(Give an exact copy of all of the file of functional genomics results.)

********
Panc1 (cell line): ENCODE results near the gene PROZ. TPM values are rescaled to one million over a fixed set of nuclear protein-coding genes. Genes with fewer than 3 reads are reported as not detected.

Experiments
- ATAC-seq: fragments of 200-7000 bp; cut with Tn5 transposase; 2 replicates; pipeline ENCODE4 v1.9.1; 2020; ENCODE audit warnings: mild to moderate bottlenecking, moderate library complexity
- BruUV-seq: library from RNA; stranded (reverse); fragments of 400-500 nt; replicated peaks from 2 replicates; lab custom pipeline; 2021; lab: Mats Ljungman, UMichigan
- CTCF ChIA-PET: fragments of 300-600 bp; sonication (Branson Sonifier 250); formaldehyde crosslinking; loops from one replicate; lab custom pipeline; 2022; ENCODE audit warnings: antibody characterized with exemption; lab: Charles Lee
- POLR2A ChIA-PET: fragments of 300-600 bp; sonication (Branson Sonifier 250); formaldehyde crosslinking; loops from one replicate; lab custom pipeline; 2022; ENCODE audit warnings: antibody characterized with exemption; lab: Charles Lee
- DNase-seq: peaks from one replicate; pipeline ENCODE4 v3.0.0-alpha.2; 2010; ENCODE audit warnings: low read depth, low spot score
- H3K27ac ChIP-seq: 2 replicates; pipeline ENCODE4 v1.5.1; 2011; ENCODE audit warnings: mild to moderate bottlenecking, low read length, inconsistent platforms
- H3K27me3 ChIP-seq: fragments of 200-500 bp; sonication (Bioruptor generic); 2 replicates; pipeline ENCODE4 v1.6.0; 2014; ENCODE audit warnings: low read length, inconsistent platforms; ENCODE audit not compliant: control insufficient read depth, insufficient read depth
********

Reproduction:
Panc1 (cell line): ENCODE results near the gene PROZ. TPM values are rescaled to one million over a fixed set of nuclear protein-coding genes. Genes with fewer than 3 reads are reported as not detected.

Experiments
- ATAC-seq: fragments of 200-7000 bp; cut with Tn5 transposase; 2 replicates; pipeline ENCODE4 v1.9.1; 2020; ENCODE audit warnings: mild to moderate bottlenecking, moderate library complexity
- BruUV-seq: library from RNA; stranded (reverse); fragments of 400-500 nt; replicated peaks from 2 replicates; lab custom pipeline; 2021; lab: Mats Ljungman, UMichigan
- CTCF ChIA-PET: fragments of 300-600 bp; sonication (Branson Sonifier 250); formaldehyde crosslinking; loops from one replicate; lab custom pipeline; 2022; ENCODE audit warnings: antibody characterized with exemption; lab: Charles Lee
- POLR2A ChIA-PET: fragments of 300-600 bp; sonication (Branson Sonifier 250); formaldehyde crosslinking; loops from one replicate; lab custom pipeline; 2022; ENCODE audit warnings: antibody characterized with exemption; lab: Charles Lee
- DNase-seq: peaks from one replicate; pipeline ENCODE4 v3.0.0-alpha.2; 2010; ENCODE audit warnings: low read depth, low spot score
- H3K27ac ChIP-seq: 2 replicates; pipeline ENCODE4 v1.5.1; 2011; ENCODE audit warnings: mild to moderate bottlenecking, low read length, inconsistent platforms
- H3K27me3 ChIP-seq: fragments of 200-500 bp; sonication (Bioruptor generic); 2 replicates; pipeline ENCODE4 v1.6.0; 2014; ENCODE audit warnings: low read length, inconsistent platforms; ENCODE audit not compliant: control insufficient read depth, insufficient read depth